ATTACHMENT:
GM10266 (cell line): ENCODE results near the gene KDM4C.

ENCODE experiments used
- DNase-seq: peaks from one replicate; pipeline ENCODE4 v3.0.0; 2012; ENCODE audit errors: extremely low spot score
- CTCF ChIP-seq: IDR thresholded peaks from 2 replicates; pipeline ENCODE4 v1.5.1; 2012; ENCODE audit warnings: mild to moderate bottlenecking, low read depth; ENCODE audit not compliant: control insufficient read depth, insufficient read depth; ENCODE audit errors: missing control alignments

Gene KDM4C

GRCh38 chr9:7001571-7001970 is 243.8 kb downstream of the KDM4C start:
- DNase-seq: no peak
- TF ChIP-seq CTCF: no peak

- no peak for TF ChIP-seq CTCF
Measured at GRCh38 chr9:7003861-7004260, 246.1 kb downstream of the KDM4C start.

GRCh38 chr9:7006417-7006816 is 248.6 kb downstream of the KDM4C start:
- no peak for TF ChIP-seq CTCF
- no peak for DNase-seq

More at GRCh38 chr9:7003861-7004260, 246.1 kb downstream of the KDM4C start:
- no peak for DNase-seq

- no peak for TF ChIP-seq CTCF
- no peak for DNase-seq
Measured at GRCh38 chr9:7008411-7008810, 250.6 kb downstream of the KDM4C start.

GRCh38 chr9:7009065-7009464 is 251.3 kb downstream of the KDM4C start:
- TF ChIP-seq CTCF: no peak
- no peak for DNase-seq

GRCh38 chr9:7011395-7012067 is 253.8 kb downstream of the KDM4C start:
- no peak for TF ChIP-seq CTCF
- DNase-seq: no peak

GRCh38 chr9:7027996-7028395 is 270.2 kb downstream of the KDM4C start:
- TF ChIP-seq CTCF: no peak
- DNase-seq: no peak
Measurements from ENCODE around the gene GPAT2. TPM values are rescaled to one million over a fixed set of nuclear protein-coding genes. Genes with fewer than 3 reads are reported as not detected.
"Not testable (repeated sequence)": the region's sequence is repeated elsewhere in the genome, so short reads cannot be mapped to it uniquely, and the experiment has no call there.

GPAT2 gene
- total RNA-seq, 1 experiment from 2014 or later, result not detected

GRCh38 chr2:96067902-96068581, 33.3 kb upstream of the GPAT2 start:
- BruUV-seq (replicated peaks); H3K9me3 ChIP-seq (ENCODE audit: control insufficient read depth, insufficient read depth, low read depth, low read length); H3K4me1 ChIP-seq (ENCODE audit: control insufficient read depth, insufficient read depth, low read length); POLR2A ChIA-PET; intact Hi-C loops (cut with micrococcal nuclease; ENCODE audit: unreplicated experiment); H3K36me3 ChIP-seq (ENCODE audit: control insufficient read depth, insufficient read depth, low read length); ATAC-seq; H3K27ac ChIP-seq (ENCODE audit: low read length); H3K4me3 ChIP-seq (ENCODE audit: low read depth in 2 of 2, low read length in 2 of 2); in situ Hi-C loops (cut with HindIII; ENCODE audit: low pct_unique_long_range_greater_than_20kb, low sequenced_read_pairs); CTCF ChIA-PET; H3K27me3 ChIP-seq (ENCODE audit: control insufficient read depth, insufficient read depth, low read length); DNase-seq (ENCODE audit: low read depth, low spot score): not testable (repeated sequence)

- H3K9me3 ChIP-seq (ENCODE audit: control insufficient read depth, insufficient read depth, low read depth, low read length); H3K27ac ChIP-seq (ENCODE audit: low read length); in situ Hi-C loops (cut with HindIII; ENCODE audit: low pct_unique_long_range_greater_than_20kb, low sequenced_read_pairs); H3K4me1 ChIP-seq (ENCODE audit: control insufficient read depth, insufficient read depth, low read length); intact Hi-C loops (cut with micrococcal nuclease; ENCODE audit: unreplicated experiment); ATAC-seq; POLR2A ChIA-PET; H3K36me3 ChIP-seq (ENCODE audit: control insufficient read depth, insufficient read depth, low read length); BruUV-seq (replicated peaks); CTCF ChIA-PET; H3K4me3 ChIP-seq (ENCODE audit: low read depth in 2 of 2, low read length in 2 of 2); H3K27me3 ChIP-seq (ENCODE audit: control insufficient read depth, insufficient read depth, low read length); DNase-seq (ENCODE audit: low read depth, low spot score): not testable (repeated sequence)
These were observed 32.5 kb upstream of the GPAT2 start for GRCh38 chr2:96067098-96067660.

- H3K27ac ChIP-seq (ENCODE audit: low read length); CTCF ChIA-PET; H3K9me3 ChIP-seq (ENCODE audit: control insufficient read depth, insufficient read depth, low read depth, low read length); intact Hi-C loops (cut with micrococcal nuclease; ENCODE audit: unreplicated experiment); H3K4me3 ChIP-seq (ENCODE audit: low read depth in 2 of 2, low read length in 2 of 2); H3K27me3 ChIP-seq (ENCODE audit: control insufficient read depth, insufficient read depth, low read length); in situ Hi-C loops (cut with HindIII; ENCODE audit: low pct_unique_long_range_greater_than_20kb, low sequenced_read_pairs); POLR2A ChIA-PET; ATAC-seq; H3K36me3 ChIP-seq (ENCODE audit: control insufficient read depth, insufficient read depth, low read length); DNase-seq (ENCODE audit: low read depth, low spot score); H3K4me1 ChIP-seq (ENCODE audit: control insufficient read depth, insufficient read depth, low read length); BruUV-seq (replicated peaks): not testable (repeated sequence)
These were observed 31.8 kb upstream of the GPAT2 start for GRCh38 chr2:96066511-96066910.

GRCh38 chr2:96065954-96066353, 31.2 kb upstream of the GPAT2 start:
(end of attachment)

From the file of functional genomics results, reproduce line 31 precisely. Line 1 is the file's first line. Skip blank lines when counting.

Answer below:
- total RNA-seq, 1 experiment from 2014 or later, result not detected